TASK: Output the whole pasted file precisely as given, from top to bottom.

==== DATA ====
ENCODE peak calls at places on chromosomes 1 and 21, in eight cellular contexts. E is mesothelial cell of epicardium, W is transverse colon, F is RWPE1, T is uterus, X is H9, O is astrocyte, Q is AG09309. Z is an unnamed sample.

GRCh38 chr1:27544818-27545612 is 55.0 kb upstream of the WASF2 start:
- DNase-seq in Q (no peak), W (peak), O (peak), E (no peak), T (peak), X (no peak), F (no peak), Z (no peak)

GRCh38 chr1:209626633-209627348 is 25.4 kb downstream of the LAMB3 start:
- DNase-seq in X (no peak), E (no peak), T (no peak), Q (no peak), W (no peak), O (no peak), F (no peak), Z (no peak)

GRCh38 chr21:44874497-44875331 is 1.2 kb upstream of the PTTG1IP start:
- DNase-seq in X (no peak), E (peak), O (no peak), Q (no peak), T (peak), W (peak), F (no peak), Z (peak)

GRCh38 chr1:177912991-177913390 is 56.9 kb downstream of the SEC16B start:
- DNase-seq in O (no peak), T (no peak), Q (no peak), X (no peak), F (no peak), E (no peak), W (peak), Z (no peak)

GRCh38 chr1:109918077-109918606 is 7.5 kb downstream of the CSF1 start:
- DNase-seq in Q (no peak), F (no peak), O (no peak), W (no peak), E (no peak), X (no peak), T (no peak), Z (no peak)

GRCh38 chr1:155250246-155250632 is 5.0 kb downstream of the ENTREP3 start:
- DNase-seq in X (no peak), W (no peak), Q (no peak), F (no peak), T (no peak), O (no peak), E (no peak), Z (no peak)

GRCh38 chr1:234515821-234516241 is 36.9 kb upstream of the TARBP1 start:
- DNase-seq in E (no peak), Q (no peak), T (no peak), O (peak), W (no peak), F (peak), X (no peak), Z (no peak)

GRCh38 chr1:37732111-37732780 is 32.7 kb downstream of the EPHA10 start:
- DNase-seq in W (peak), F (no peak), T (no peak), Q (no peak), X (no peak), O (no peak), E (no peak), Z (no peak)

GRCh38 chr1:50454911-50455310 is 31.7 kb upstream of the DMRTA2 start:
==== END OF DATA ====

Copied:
ENCODE peak calls at places on chromosomes 1 and 21, in eight cellular contexts. E is mesothelial cell of epicardium, W is transverse colon, F is RWPE1, T is uterus, X is H9, O is astrocyte, Q is AG09309. Z is an unnamed sample.

GRCh38 chr1:27544818-27545612 is 55.0 kb upstream of the WASF2 start:
- DNase-seq in Q (no peak), W (peak), O (peak), E (no peak), T (peak), X (no peak), F (no peak), Z (no peak)

GRCh38 chr1:209626633-209627348 is 25.4 kb downstream of the LAMB3 start:
- DNase-seq in X (no peak), E (no peak), T (no peak), Q (no peak), W (no peak), O (no peak), F (no peak), Z (no peak)

GRCh38 chr21:44874497-44875331 is 1.2 kb upstream of the PTTG1IP start:
- DNase-seq in X (no peak), E (peak), O (no peak), Q (no peak), T (peak), W (peak), F (no peak), Z (peak)

GRCh38 chr1:177912991-177913390 is 56.9 kb downstream of the SEC16B start:
- DNase-seq in O (no peak), T (no peak), Q (no peak), X (no peak), F (no peak), E (no peak), W (peak), Z (no peak)

GRCh38 chr1:109918077-109918606 is 7.5 kb downstream of the CSF1 start:
- DNase-seq in Q (no peak), F (no peak), O (no peak), W (no peak), E (no peak), X (no peak), T (no peak), Z (no peak)

GRCh38 chr1:155250246-155250632 is 5.0 kb downstream of the ENTREP3 start:
- DNase-seq in X (no peak), W (no peak), Q (no peak), F (no peak), T (no peak), O (no peak), E (no peak), Z (no peak)

GRCh38 chr1:234515821-234516241 is 36.9 kb upstream of the TARBP1 start:
- DNase-seq in E (no peak), Q (no peak), T (no peak), O (peak), W (no peak), F (peak), X (no peak), Z (no peak)

GRCh38 chr1:37732111-37732780 is 32.7 kb downstream of the EPHA10 start:
- DNase-seq in W (peak), F (no peak), T (no peak), Q (no peak), X (no peak), O (no peak), E (no peak), Z (no peak)

GRCh38 chr1:50454911-50455310 is 31.7 kb upstream of the DMRTA2 start: